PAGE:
You may not be able to order oxycodone online due to strict federal and state regulations. It is best to buy these drugs from a pharmacy where you will be asked for a prescription form.
Oxycodone Addiction And Abuse
The abusive potential of oxycodone is linked to the increased dopamine activity with its intake. Dopamine is a neurotransmitter that plays many important roles and is associated with the reward system of your brain. Any activity that enhances dopamine has a potential for repetition. Abuse of oxycodone can, therefore, lead to addiction.
Oxycodone Withdrawal Signs And Symptoms
Prolonged use of oxycodone can lead to dependence, which results in opioid withdrawal syndrome in case a person quits the drug. This is the reason why doctors taper off the dose slowly and gradually instead to asking the patients to stop taking opioids at once. The symptoms of oxycodone withdrawal are given below.
- Excessive sweating
- Muscle pains
- Increased heartbeat
- A runny nose
- A cough
The duration of withdrawal varies according to the dose, duration, and frequency of oxycodone use. The signs and symptoms of withdrawal appear within 6-24 hours of taking the last dose and last for about a week.
Based on their high potential for abuse, opioids may not be a good choice for everyone. Moreover, many individuals with chronic pain are not comfortable with taking opioids. For them, there are many oxycodone alternatives.
Your doctor may also prescribe other opioid analgesics. Examples include:
- Hydrocodone (Vicodin)
- Hydrocodone (Dilaudid)
- Oxymorphone (Opana)
- Morphine (Kadian, Avinza)
Other than opioids, you can also opt for options like non-opioid analgesics or non-drug treatments. These include:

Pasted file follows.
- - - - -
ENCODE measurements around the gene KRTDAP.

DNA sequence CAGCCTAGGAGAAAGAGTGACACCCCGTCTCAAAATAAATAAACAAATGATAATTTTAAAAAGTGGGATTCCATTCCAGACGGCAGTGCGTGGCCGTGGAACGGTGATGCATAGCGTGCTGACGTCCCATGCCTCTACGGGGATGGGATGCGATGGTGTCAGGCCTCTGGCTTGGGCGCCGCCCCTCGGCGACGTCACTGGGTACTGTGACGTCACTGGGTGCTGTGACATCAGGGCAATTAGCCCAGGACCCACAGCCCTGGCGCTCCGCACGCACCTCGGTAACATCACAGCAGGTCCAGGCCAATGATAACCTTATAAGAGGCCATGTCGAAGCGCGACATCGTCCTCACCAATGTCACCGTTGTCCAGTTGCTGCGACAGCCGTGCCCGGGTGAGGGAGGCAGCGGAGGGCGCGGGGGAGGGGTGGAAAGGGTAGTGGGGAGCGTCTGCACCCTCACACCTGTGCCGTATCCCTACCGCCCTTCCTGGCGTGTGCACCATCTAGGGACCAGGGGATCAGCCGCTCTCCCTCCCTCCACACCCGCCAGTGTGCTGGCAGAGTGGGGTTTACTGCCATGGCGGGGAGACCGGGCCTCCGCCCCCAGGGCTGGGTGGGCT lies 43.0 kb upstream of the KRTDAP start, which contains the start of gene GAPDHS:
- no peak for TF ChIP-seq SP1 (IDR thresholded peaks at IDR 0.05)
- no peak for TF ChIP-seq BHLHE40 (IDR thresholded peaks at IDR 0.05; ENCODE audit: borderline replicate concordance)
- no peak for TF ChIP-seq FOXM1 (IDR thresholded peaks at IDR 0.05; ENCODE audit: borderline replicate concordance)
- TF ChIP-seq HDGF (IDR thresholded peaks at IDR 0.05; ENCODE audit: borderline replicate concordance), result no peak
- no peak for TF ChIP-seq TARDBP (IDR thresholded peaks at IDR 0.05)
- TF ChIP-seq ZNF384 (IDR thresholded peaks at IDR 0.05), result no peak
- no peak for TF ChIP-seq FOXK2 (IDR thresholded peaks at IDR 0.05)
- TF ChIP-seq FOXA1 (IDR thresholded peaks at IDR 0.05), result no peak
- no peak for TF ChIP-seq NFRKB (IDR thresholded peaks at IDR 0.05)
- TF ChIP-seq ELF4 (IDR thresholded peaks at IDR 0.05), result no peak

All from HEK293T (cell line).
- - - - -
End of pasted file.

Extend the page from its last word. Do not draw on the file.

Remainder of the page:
- Nonsteroidal anti-inflammatory drugs (NSAIDs)
- Physical therapy
- Injections or nerve blocks using local anesthesia
CBD: The Natural Pain Medication
Cannabidiol (CBD) is a chemical compound found in cannabis (marijuana). The use of CBD for medicinal purposes is a highly debated topic, but it has various health benefits. It is these benefits that CBD is legal in many states in the US. CBD is generally benign in terms of toxicity and side effects, and unlike tetrahydrocannabinol (THC), it doesn’t get a person high.
How CBD Helps With Pain
Among many health benefits of CBD is its pain relieving properties. Research shows that CBD may potentially relieve pain by inhibiting neurotransmitters in the pain pathways. A 2007 meta-analysis showed that a combination of CBD and THC was effective in reducing neuropathic pain in patients with Multiple Sclerosis (MS); the same pain can be debilitating in up to 70 percent of the MS patients.
Where To Buy CBD
The laws on the use of CBD have been evolving since the last century. Products containing CBD are legal in 17 states, but each of these states has specific requirements and conditions that a person needs to follow if he is to use CBD legally. Buying CBD is easier if you live in an area where it’s legal.
You can order CBD products online as well as purchase them from a local store. Medical cannabis industries also sell CBD oil. When buying online, make sure you check the customer reviews and company reputation.
Why Choose CBD Over Oxycodone?
You may not be willing to take a drug with greater side effects and high potential for abuse. In this case, CBD may be an appealing option for your pain relief.
Oxycodone is a highly effective opioid analgesic for moderate to severe pain. It is a controlled substance and cannot be acquired without a prescription. There are many alternatives which may be considered should a person desires to avoid the side effects of oxycodone.
Disclaimer: The contents of this article are for information purpose only. The sections on side effects and withdrawal may not contain every detail. Consult your doctor for complete information. Additionally, we do not support the non-prescription sale of Oxycodone.